Chemical manufacturers, importers, product formulators and employers are not in danger of being cited by the Occupational Safety and Health Administration, if they can’t cope with the agency’s revised Hazard Communication Standard (HCS) by the June 1, 2015, deadline to develop hazard communication program materials for chemical mixtures.
After June 1, chemical manufacturers, importers and distributors are obliged to ship out all their chemicals with new labels and Safety Data Sheets according to the provisions in the United Nations’ updated Hazard Communication Standard, also known as Globally Harmonized System of Classification and Labeling of Chemicals (GHS). As the June 1 compliance date is coming soon, many manufacturers have already implemented the new standard and begun sending out products with compliant labels and SDSs. However, there are manufacturers and importers, who haven’t be able to receive classifications and SDS information from upstream suppliers of raw materials.
For these special cases in classifying mixtures, OSHA enforced a memorandum in February 24 which describes the Agency’s position on the HCS June 1, 2015 deadline. According to it, chemical manufacturers and importers that have exercised reasonable diligence and good faith in attempting to obtain HCS 2012-compliant SDSs and classification information provided on each SDS of the individual ingredients or components from its upstream raw material supplier, but they failed, they will not be cited as long as the mixture’s material safety data sheet (MSDS) and label comply with HCS 1994.
Distributors with pallets of existing stock of individual containers with HCS 1994-compliant labels on them do not need to remove the old label from each individual container and replace it with a new HCS 2012-compliant label until the effective date in December 1, 2015. After that date distributors are obliged to ship chemical containers labeled by the chemical manufacturer or importer with HCS 2012-compliant labels.
In case where a distributor’s supplier has not been able to fulfill the June 1, 2015 compliance date despite reasonable diligence and good faith efforts, the distributor has the right to continue to ship containers with HCS 1994-compliant labels. However, the distributor has to report its communication to the supplier in order to determine why there was no compliance with HCS 2012. Finally, a CSHO will define, based on each case, whether a distributor exercised reasonable diligence and good faith to be in compliance with the December 1, 2015 effective date.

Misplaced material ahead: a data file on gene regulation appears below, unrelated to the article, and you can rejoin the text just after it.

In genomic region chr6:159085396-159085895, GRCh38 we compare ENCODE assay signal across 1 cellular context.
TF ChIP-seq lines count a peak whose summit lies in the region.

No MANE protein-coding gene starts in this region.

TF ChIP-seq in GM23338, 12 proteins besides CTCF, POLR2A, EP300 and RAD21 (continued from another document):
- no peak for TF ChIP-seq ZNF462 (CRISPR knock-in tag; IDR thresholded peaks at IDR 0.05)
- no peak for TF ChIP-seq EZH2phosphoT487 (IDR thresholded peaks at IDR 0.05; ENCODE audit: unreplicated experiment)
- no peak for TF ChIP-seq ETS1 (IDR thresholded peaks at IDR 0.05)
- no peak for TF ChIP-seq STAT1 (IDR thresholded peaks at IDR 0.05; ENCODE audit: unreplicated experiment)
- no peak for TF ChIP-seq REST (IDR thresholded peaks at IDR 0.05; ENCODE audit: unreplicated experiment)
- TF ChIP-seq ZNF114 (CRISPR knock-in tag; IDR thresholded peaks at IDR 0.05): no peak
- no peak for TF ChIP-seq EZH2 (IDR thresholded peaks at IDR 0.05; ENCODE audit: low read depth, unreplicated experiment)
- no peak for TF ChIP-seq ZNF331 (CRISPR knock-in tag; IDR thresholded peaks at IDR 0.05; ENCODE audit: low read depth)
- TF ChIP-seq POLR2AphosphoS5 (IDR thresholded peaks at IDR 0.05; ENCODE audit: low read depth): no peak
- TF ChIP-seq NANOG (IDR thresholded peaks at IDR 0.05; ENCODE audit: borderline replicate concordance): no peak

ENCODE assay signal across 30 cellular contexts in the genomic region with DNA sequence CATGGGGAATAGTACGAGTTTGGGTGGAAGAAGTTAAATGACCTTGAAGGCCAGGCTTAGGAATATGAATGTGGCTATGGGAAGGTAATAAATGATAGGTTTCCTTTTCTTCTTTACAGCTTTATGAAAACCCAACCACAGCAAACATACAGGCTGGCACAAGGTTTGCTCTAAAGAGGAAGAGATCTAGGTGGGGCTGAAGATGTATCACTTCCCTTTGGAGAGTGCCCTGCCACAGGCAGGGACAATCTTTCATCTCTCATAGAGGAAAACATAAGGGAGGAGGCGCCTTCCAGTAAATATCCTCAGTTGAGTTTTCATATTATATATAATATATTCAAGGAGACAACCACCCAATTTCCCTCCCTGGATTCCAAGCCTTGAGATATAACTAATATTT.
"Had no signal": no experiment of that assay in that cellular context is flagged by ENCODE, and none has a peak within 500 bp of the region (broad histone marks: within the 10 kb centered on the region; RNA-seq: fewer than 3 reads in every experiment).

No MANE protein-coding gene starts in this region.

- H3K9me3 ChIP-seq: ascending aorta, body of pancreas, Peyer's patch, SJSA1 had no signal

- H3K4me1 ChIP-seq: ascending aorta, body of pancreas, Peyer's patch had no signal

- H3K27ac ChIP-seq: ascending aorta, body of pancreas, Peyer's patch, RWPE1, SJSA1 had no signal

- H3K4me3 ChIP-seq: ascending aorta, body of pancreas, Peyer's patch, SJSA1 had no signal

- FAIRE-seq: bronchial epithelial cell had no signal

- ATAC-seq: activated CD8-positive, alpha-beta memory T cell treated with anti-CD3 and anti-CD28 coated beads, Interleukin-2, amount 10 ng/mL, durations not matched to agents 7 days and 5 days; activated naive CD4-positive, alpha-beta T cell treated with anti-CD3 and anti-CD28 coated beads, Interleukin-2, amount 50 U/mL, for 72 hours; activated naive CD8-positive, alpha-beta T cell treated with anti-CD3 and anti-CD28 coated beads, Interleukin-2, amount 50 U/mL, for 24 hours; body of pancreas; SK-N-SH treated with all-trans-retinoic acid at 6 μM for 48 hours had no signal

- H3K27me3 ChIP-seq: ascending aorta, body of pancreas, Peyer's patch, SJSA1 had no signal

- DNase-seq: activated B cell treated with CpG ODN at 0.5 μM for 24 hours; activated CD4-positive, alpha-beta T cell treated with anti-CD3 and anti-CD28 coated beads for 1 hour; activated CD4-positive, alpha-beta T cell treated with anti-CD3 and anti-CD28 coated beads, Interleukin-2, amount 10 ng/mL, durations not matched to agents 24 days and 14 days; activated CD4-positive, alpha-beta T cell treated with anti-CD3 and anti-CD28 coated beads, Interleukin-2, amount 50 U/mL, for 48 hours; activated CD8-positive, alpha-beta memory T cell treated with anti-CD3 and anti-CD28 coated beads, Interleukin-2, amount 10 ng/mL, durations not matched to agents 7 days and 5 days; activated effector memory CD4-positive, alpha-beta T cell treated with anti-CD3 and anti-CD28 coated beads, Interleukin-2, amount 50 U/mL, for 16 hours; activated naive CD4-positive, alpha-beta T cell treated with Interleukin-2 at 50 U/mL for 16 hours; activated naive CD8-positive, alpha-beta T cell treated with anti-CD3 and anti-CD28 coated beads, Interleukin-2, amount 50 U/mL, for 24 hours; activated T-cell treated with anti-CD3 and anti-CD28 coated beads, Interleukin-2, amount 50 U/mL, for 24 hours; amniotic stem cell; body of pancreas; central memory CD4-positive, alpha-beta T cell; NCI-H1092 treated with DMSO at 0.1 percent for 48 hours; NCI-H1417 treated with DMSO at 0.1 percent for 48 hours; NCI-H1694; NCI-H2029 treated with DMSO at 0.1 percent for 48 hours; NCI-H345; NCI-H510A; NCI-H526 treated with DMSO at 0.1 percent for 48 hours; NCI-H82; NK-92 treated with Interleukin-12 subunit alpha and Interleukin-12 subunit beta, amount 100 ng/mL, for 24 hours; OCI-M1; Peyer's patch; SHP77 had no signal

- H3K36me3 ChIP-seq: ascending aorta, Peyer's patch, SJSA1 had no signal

Many employers may have not received yet updated SDSs or labels for some of the hazardous chemicals they use in their businesses. OSHA will not issue a citation to them. However, when they obtain the HCS 2012-compliant safety data sheets, they have to maintain in the workplace copies for each hazardous chemical and make sure that all employees can have immediate access during each work shift in their workplace. As for the workplace labeling, when employers acquire HCS 2012-compliant labels, they have to maintain them on the chemical containers or follow the workplace labeling requirements. In other words, they must confirm that each container of hazardous chemicals in the workplace is labeled, tagged or marked with warning signs, placards, process sheets, batch tickets and operating procedures.